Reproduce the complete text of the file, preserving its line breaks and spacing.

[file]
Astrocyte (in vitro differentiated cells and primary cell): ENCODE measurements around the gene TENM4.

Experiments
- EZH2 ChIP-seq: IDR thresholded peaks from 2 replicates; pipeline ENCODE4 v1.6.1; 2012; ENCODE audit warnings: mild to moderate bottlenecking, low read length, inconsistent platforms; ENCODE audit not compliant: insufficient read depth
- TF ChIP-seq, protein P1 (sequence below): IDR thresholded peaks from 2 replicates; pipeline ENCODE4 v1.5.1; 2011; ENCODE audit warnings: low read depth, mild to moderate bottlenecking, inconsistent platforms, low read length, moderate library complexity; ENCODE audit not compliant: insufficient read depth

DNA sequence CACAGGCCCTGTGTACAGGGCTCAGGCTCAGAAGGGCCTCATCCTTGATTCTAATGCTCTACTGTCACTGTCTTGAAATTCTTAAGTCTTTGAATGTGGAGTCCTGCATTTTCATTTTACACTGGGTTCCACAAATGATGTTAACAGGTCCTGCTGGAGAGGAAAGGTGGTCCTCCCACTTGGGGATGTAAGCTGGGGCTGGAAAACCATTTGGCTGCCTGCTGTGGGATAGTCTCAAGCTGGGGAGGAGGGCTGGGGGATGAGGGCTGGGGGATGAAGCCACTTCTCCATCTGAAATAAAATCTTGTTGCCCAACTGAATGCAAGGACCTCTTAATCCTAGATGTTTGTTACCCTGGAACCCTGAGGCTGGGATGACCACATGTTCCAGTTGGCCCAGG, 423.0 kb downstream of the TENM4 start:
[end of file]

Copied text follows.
Astrocyte (in vitro differentiated cells and primary cell): ENCODE measurements around the gene TENM4.

Experiments
- EZH2 ChIP-seq: IDR thresholded peaks from 2 replicates; pipeline ENCODE4 v1.6.1; 2012; ENCODE audit warnings: mild to moderate bottlenecking, low read length, inconsistent platforms; ENCODE audit not compliant: insufficient read depth
- TF ChIP-seq, protein P1 (sequence below): IDR thresholded peaks from 2 replicates; pipeline ENCODE4 v1.5.1; 2011; ENCODE audit warnings: low read depth, mild to moderate bottlenecking, inconsistent platforms, low read length, moderate library complexity; ENCODE audit not compliant: insufficient read depth

DNA sequence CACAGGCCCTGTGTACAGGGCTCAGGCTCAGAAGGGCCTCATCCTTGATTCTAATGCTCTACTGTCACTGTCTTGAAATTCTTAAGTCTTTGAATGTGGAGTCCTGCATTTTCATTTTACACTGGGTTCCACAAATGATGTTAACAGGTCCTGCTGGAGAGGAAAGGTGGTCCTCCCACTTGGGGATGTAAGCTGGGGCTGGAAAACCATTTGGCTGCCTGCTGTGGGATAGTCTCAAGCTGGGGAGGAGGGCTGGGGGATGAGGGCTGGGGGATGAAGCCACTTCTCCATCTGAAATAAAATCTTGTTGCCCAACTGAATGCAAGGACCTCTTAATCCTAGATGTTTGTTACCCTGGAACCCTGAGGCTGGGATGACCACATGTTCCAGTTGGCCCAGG, 423.0 kb downstream of the TENM4 start: